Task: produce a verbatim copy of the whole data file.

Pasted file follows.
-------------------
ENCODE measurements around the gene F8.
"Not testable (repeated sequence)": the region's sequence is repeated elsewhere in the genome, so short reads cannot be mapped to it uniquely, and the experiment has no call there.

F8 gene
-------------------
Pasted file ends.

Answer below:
ENCODE measurements around the gene F8.
"Not testable (repeated sequence)": the region's sequence is repeated elsewhere in the genome, so short reads cannot be mapped to it uniquely, and the experiment has no call there.

F8 gene